Then I turned it into a novel, which is an idea that came to me after I came across the principles. And I found the novel format to be very useful. People liked the idea of reading a story. There’s plenty of self-help books out there so by having characters who do the suffering and the falling down, and the searching and the discovering, and the happy ending people identify with the different characters and go along on that journey.
So the first book was really, I thought it was going to be the only book I’d ever write because I can’t spell. I failed my English language exam in English High School four times. I tried. I had this idea in my head that I’m not an academic person. I had other skills with my hands, making stuff, but I didn’t know that I could write. And there was only about, I think, after my second book came out, and I caught myself saying, I’m not a writer. And I thought, I have to stop saying that, because it’s not true. I suddenly saw as another story I’d been carrying around for a long time, that I’m not academic, I don’t do that stuff.
Painless came out of all the experiences I had working with people with chronic pain issues. And it is a fictional book, but the characters are all drawn from real people I’ve known, either clients or colleagues and doctors that I’ve met and worked with. It just came about. And that was my second book. And then a third one came out a few months ago, about four months.
Alexandra: If you didn’t feel very academic, or that that was one of your strengths, it seems to me, it must have taken a lot of courage to even start to write down things in in book format. Is that true?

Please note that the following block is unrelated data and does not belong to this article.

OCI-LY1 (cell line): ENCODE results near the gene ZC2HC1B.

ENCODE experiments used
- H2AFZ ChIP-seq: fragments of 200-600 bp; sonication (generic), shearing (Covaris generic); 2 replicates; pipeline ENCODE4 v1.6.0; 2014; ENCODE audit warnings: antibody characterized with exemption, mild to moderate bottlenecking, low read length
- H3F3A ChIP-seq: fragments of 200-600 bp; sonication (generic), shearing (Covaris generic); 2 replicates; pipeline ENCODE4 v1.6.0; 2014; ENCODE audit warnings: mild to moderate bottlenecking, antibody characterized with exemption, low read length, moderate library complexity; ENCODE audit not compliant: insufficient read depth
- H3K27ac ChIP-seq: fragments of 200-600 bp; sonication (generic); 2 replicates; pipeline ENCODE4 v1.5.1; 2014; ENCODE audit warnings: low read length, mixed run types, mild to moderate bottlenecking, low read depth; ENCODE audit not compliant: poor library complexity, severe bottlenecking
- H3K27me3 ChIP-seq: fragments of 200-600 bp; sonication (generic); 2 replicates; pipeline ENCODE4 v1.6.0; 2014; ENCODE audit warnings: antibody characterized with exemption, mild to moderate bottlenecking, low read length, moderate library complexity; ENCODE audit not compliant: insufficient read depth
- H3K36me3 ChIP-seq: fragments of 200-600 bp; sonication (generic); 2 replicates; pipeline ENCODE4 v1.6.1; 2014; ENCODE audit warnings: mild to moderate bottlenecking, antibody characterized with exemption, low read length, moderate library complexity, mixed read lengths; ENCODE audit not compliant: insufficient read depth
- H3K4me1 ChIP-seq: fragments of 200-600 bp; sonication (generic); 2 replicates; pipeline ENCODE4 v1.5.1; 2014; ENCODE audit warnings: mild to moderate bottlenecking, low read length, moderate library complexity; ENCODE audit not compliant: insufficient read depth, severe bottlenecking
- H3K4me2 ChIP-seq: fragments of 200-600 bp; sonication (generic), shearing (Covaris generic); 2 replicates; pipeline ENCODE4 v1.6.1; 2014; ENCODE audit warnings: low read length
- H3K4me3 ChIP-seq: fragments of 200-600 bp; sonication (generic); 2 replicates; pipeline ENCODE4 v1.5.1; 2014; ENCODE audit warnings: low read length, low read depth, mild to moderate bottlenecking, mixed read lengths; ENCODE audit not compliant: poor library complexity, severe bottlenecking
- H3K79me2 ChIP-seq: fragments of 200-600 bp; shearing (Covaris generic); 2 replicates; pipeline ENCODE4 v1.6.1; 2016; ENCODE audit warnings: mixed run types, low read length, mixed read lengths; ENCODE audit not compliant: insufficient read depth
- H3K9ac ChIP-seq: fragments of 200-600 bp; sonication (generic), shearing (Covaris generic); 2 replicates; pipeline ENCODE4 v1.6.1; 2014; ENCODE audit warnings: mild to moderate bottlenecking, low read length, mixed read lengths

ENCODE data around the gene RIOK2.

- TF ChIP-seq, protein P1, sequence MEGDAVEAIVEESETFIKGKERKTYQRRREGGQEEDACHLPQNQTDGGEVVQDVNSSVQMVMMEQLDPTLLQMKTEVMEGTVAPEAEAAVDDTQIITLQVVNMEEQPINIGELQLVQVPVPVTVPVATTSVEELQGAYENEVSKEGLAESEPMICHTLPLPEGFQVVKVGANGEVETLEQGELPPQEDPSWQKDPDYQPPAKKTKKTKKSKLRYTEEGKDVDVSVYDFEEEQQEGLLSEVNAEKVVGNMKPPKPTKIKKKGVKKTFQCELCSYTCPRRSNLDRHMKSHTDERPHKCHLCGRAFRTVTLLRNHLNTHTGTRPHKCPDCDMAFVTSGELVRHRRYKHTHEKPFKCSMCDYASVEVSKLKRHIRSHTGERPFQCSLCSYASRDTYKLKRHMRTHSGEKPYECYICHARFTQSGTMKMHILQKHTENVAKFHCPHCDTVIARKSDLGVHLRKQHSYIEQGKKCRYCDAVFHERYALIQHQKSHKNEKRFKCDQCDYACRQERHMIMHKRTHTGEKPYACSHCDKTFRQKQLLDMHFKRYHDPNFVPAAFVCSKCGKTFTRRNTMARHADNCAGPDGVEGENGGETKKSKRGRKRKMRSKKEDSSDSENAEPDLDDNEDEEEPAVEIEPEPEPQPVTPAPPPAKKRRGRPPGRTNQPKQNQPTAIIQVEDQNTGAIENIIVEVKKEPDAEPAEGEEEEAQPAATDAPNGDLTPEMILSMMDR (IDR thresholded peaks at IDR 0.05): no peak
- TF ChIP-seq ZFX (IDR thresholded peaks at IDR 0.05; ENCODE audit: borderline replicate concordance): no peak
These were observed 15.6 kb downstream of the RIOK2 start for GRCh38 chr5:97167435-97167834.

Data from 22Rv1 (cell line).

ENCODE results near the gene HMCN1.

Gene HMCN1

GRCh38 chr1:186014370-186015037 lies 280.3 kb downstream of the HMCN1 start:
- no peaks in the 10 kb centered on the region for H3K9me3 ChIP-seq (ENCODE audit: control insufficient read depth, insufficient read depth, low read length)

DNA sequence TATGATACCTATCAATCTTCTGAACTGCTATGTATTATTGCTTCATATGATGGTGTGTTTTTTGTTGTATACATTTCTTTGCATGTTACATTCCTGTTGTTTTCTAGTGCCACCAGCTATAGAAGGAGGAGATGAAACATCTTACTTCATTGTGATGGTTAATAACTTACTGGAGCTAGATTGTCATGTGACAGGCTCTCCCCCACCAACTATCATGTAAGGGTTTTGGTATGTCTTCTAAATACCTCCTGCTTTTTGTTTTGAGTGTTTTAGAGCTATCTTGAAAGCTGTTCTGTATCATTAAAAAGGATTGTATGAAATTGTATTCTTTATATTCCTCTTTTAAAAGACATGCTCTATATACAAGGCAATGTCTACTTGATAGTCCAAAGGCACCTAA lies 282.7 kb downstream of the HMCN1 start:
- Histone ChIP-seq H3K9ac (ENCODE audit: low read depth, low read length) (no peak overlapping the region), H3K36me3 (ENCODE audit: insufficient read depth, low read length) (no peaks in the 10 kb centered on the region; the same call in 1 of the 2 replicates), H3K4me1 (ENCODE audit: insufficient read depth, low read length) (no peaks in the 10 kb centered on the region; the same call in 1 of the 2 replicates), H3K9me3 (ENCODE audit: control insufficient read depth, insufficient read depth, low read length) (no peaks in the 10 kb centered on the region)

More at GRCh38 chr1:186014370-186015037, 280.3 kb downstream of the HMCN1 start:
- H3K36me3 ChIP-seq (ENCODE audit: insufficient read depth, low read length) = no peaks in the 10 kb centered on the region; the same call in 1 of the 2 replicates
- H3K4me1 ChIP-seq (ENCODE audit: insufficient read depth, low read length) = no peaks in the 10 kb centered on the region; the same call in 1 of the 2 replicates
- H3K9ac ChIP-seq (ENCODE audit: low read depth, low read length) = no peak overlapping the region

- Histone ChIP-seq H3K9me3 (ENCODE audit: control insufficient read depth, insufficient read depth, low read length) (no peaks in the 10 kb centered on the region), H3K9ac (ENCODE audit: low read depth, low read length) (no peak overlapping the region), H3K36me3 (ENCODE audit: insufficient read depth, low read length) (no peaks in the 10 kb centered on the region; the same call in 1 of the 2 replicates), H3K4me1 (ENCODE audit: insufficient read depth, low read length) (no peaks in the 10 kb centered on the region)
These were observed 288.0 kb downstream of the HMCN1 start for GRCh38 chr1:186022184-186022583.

Chana: Yeah. That’s very perceptive of you. I hadn’t written anything since I was in high school. My first book I was in my early 50s, I guess when I when I started it. And I didn’t tell anybody I was doing it. Because I thought something might never come up it. It’s going to be really embarrassing. So I just wrote, and it just even started in the middle of this start filling things in.
This is going to sound pompous. But you know, that story about Michelangelo, with the statue of David. He says how like the statue was in there, and he just had to take off the, it feels like that when I’m writing. It’s like the story, I feel like the story already exists, I just have to be a catalyst and it just comes out. That’s why I don’t really worry about endings anymore. Because I know that I just needed to quieten down enough for them to like end up on the paper.